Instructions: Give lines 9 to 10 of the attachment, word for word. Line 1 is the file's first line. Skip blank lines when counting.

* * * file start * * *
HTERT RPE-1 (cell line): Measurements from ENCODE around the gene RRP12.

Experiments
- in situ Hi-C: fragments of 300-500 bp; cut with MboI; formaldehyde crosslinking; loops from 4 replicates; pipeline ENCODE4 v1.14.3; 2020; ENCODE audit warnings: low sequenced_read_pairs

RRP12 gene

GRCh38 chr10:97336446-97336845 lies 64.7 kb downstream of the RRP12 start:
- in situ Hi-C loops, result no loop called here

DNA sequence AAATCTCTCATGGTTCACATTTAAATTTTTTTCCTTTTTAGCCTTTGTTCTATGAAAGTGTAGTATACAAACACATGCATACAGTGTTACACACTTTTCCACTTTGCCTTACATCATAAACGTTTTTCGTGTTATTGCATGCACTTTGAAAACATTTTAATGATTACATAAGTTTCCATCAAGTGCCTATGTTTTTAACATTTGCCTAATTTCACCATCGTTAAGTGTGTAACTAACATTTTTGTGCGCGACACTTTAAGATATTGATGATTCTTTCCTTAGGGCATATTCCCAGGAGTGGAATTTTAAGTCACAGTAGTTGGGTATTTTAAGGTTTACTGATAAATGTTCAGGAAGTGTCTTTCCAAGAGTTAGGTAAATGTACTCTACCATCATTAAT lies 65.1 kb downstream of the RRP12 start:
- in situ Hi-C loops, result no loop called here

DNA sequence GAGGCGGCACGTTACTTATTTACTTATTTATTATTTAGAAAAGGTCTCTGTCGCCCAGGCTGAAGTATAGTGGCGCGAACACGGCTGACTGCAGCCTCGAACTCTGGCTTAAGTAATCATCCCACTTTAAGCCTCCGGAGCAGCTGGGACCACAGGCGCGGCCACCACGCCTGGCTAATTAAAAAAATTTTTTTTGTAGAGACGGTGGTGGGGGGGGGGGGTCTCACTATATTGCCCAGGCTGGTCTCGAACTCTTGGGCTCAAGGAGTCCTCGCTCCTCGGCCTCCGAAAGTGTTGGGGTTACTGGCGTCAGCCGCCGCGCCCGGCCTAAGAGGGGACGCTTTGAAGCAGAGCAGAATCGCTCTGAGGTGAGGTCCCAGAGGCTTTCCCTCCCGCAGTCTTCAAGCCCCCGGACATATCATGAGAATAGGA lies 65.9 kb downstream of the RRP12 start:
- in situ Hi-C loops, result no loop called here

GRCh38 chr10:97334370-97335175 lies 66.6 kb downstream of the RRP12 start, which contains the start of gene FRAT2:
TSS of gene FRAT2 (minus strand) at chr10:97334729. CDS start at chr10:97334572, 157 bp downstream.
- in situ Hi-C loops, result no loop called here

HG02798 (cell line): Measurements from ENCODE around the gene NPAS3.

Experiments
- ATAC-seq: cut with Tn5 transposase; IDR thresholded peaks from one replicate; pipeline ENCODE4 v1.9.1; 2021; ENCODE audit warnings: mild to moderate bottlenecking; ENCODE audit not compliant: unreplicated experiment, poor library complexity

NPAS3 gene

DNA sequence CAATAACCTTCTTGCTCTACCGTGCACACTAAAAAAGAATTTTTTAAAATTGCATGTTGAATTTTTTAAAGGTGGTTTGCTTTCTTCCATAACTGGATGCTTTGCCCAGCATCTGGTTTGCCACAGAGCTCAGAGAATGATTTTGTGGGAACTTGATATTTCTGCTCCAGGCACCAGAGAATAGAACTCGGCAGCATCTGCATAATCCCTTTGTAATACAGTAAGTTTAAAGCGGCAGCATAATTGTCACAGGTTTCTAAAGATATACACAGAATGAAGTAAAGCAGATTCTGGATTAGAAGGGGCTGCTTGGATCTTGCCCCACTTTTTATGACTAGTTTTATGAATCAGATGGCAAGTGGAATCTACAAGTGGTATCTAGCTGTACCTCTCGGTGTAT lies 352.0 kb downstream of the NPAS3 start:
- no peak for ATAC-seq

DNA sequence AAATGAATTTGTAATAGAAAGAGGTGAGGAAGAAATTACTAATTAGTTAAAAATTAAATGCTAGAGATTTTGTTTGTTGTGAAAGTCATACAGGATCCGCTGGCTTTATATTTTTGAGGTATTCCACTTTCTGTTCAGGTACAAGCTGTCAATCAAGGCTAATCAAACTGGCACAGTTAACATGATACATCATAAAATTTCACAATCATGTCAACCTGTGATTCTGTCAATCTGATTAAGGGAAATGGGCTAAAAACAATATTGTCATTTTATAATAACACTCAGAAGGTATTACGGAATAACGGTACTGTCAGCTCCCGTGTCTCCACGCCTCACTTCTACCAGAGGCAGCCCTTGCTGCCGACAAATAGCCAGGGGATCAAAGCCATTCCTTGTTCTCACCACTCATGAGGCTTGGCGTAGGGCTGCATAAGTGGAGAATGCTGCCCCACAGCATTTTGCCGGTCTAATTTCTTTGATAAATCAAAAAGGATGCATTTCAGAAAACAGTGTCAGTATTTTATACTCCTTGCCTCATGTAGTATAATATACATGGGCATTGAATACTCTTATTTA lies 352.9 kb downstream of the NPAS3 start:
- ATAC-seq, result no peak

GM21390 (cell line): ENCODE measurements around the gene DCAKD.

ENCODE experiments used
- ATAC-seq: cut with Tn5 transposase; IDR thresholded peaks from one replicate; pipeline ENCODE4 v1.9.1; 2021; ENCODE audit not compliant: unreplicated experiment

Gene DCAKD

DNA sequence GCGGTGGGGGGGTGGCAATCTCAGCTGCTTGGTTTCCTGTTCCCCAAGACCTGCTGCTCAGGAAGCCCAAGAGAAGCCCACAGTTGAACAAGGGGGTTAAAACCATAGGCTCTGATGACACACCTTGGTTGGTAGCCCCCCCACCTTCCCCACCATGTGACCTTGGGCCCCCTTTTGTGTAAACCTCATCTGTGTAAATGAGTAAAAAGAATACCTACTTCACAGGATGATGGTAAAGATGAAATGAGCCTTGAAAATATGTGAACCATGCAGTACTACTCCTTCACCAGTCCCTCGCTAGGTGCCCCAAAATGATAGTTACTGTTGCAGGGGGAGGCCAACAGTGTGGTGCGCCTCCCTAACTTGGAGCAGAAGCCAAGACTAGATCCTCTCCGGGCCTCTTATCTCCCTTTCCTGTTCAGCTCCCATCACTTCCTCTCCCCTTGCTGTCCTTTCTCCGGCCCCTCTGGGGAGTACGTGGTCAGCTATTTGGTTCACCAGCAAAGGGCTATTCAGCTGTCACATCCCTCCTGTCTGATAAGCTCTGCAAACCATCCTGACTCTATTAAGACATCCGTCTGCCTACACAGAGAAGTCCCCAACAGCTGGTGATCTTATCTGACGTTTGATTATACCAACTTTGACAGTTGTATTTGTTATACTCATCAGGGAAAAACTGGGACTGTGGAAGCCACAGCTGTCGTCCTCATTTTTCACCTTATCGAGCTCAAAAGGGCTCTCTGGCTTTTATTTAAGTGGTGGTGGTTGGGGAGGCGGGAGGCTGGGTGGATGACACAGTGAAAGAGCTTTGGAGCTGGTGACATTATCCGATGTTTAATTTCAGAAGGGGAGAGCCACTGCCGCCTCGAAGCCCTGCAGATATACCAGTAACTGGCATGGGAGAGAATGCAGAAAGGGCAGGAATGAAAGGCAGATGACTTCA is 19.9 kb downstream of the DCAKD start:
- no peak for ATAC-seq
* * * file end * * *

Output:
DNA sequence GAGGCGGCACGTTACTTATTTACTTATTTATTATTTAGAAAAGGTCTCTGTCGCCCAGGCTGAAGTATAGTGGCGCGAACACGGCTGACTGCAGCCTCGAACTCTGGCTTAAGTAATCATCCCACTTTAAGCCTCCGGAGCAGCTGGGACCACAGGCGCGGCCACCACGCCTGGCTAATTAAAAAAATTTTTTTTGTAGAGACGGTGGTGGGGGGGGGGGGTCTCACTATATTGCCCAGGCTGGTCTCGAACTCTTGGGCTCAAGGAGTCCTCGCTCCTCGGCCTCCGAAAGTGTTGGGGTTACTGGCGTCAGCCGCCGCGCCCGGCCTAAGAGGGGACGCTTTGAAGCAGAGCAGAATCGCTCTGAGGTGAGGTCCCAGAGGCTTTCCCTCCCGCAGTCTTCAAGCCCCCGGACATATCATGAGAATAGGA lies 65.9 kb downstream of the RRP12 start:
- in situ Hi-C loops, result no loop called here